A Superior Alternative to Secondary Treatment
As a devout environmentalist, I was continually dismayed during the 1980s as I watched the City Council drag its feet rather than move decisively to upgrade our sewage system to secondary treatment. Secondary was the law; secondary was good for the environment; secondary meant a cleaner ocean.
In typical fashion, the anti-environmental forces argued that it made little “economic” or “fiscal” sense to take the necessary steps to protect our environment. And I applauded the decision of the City Council in 1987 (before I was a member) to fully commit itself to this “environmental” position.
Now, in 1989, I have joined my colleague, Councilman Bruce Henderson, to lead the fight against a total upgrade of our sewage system to secondary treatment. Why did I change what was previously, for me, a sacred position?
A major consideration was the testimony of the highly respected scientists from the Scripps Institution of Oceanography. They concluded that moving from advanced primary to secondary treatment (that is, from a system that removes 75% of the suspended solids from sewage to one that removes 85% to 90%) would have virtually no positive impact on our ocean’s ecology.
Put another way, the incredible costs for a small incremental increase in the purity of sewage water dumped into the ocean could not be justified by any measurable environmental gain.
I have yet to hear any credible technical rebuttal to this position. In fact, just last week, the same concerns were echoed by scientific voices from the Massachusetts Institute of Technology and the Water Sciences and Technology Board of the National Research Council.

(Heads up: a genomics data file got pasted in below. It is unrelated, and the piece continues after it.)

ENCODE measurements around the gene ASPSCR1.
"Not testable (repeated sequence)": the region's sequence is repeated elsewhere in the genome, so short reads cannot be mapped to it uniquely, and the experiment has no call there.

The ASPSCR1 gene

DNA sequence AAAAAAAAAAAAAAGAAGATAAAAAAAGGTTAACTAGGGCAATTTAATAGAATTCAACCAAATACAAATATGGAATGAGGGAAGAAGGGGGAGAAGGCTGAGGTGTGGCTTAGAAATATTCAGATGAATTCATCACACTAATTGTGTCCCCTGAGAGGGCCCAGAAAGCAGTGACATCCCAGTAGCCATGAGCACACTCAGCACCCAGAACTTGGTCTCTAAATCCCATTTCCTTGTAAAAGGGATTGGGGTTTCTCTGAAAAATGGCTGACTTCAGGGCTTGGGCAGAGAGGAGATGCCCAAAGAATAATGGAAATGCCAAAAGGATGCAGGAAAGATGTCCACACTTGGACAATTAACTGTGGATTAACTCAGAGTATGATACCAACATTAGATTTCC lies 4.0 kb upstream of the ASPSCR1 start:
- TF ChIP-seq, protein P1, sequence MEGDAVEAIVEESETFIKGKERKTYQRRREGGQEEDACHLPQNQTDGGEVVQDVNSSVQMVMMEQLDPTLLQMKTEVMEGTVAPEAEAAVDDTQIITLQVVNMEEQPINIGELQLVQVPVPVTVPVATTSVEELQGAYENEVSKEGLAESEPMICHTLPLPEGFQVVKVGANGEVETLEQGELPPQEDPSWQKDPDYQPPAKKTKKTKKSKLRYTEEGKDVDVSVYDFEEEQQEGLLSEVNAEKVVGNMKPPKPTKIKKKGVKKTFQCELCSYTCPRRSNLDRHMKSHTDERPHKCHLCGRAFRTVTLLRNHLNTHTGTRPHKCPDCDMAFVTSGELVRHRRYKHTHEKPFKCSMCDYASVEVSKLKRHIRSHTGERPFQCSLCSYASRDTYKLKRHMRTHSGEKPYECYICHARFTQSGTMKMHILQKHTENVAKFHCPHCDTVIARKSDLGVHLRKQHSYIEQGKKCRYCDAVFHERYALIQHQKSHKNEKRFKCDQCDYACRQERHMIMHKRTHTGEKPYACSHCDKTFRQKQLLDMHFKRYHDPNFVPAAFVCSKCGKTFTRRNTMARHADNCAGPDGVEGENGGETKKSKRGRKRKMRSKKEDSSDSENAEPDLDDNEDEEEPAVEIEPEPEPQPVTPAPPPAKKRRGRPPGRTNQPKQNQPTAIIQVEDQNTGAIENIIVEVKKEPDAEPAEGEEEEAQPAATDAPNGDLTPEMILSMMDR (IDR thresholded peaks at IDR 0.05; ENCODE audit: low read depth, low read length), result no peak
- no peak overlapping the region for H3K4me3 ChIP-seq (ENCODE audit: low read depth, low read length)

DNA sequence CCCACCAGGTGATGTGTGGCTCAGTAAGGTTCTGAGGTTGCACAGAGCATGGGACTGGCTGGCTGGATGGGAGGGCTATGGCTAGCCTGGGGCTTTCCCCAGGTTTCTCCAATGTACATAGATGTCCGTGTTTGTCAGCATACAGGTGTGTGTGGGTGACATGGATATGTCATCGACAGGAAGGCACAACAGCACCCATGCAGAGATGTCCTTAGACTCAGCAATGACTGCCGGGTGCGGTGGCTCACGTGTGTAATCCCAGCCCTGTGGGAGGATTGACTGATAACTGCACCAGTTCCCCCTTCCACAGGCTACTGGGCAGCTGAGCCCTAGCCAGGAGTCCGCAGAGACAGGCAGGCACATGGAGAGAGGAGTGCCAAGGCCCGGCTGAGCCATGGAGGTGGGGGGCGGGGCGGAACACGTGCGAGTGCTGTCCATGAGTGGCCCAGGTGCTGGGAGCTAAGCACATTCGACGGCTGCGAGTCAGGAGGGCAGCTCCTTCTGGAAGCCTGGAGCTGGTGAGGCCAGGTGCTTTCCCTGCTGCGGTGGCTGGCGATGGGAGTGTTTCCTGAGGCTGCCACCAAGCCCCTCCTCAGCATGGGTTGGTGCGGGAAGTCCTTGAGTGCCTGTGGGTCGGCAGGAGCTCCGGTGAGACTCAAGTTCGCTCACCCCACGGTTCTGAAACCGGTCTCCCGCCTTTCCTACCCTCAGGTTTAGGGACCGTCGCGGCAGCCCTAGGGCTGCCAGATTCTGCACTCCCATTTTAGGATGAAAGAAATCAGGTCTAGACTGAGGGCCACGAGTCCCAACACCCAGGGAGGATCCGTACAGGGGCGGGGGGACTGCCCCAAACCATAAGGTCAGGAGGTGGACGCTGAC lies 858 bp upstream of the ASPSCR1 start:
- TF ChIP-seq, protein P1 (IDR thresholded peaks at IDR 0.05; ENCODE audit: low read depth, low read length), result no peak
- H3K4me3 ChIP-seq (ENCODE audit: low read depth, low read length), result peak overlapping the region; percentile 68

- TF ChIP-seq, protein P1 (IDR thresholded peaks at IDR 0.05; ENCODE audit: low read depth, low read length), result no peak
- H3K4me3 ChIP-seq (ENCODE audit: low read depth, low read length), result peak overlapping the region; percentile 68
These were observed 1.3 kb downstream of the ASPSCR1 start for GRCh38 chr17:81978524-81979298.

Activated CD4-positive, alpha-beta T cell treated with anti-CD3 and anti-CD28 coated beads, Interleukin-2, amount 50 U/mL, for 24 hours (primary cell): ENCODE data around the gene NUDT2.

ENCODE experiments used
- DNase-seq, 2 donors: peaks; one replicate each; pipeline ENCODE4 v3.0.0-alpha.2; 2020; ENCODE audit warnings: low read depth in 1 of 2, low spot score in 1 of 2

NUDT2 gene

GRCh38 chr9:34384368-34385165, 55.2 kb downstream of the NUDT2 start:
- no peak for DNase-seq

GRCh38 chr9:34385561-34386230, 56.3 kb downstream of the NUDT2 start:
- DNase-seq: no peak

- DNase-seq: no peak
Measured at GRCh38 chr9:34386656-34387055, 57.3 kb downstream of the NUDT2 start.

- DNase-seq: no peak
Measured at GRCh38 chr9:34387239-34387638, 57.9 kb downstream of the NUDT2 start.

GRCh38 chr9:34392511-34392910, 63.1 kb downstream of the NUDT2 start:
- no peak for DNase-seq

As persuasive as this scientific testimony might be, an even more important element in my conversion was the recognition of the critical necessity of water reclamation for San Diego’s future. That is the new factor in the environmental equation.
It is absolutely vital--for our environment, for our pocketbooks, for our very quality of life in San Diego--that we move rapidly to reclaim as much water as possible from our sewage. Reclaimed water is fully satisfactory for such uses as agriculture and irrigation of lawns and golf courses, and in many industrial plants.
All of my colleagues on the City Council recognize this--and have ensured that planning for water reclamation will occupy a central place in the overall sewage treatment policy.
But here’s the rub: We may not be able to afford both water reclamation and a full secondary system. And, if the federal law is not changed--and we are forced to go to secondary--what will be dropped due to fiscal constraints? Water reclamation!
We cannot allow that to happen. A decentralized system of six to 10 water reclamation plants, in upstream locations around the county, would allow us to reclaim about half of our sewage for usable water. And water reclamation, let me point out, requires going beyond secondary, to tertiary treatment. So about half of the metropolitan system’s sewage would be treated to a level where more than 99% of the solids are removed, and the remaining half would receive advanced primary treatment.
Without the necessity of converting the Point Loma treatment plant to secondary and building two other plants, such a system would cost about $1.6 billion to build. That’s more than $1 billion less than our current plans call for.
But such an environmentally sound, cost-effective and common-sense system is precluded by federal law. That is why Henderson and I are leading a bipartisan effort with our congressional delegation to pursue an alternative course.
If our sewer rates are to be kept within reasonable bounds, if we are to have enough water at a reasonable cost, if we really want to protect our environment, we must succeed in changing the law. Secondary should not be our primary aim; water reclamation should.